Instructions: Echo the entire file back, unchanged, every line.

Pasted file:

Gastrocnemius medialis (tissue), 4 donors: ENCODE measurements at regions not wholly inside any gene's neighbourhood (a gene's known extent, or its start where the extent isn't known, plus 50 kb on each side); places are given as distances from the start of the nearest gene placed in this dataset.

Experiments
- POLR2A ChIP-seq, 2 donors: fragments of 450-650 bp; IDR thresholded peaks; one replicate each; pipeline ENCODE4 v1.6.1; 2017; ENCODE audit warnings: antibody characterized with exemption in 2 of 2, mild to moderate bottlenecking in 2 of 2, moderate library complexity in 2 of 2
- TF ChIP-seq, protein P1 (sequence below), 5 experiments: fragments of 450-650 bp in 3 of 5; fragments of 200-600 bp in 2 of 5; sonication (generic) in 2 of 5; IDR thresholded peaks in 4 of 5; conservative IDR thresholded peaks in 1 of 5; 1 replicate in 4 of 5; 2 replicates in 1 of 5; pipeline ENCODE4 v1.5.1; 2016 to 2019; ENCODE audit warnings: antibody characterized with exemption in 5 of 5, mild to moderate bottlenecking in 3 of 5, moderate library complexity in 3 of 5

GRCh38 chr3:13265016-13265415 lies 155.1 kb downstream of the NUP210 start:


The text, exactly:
Gastrocnemius medialis (tissue), 4 donors: ENCODE measurements at regions not wholly inside any gene's neighbourhood (a gene's known extent, or its start where the extent isn't known, plus 50 kb on each side); places are given as distances from the start of the nearest gene placed in this dataset.

Experiments
- POLR2A ChIP-seq, 2 donors: fragments of 450-650 bp; IDR thresholded peaks; one replicate each; pipeline ENCODE4 v1.6.1; 2017; ENCODE audit warnings: antibody characterized with exemption in 2 of 2, mild to moderate bottlenecking in 2 of 2, moderate library complexity in 2 of 2
- TF ChIP-seq, protein P1 (sequence below), 5 experiments: fragments of 450-650 bp in 3 of 5; fragments of 200-600 bp in 2 of 5; sonication (generic) in 2 of 5; IDR thresholded peaks in 4 of 5; conservative IDR thresholded peaks in 1 of 5; 1 replicate in 4 of 5; 2 replicates in 1 of 5; pipeline ENCODE4 v1.5.1; 2016 to 2019; ENCODE audit warnings: antibody characterized with exemption in 5 of 5, mild to moderate bottlenecking in 3 of 5, moderate library complexity in 3 of 5

GRCh38 chr3:13265016-13265415 lies 155.1 kb downstream of the NUP210 start: